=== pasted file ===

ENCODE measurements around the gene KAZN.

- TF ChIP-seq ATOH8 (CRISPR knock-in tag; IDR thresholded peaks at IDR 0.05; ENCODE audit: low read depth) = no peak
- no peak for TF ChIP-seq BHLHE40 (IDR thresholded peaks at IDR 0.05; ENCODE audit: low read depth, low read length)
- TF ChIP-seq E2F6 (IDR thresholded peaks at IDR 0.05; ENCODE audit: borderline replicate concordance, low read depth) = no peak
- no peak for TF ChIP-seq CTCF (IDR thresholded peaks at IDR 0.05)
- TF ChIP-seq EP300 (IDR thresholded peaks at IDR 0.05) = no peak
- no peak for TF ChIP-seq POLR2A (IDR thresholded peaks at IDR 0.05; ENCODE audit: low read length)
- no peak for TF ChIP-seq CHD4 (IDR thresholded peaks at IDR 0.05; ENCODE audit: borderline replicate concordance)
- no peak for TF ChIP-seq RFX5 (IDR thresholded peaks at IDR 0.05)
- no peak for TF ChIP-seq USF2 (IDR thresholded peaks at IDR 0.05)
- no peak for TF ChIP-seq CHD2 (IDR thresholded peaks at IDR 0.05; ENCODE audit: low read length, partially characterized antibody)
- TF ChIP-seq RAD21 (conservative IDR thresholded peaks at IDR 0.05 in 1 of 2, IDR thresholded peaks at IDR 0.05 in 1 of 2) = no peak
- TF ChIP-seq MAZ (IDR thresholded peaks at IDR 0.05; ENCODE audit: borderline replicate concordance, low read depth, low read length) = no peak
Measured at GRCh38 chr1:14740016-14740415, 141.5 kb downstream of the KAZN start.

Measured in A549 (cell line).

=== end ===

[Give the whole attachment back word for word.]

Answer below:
ENCODE measurements around the gene KAZN.

- TF ChIP-seq ATOH8 (CRISPR knock-in tag; IDR thresholded peaks at IDR 0.05; ENCODE audit: low read depth) = no peak
- no peak for TF ChIP-seq BHLHE40 (IDR thresholded peaks at IDR 0.05; ENCODE audit: low read depth, low read length)
- TF ChIP-seq E2F6 (IDR thresholded peaks at IDR 0.05; ENCODE audit: borderline replicate concordance, low read depth) = no peak
- no peak for TF ChIP-seq CTCF (IDR thresholded peaks at IDR 0.05)
- TF ChIP-seq EP300 (IDR thresholded peaks at IDR 0.05) = no peak
- no peak for TF ChIP-seq POLR2A (IDR thresholded peaks at IDR 0.05; ENCODE audit: low read length)
- no peak for TF ChIP-seq CHD4 (IDR thresholded peaks at IDR 0.05; ENCODE audit: borderline replicate concordance)
- no peak for TF ChIP-seq RFX5 (IDR thresholded peaks at IDR 0.05)
- no peak for TF ChIP-seq USF2 (IDR thresholded peaks at IDR 0.05)
- no peak for TF ChIP-seq CHD2 (IDR thresholded peaks at IDR 0.05; ENCODE audit: low read length, partially characterized antibody)
- TF ChIP-seq RAD21 (conservative IDR thresholded peaks at IDR 0.05 in 1 of 2, IDR thresholded peaks at IDR 0.05 in 1 of 2) = no peak
- TF ChIP-seq MAZ (IDR thresholded peaks at IDR 0.05; ENCODE audit: borderline replicate concordance, low read depth, low read length) = no peak
Measured at GRCh38 chr1:14740016-14740415, 141.5 kb downstream of the KAZN start.

Measured in A549 (cell line).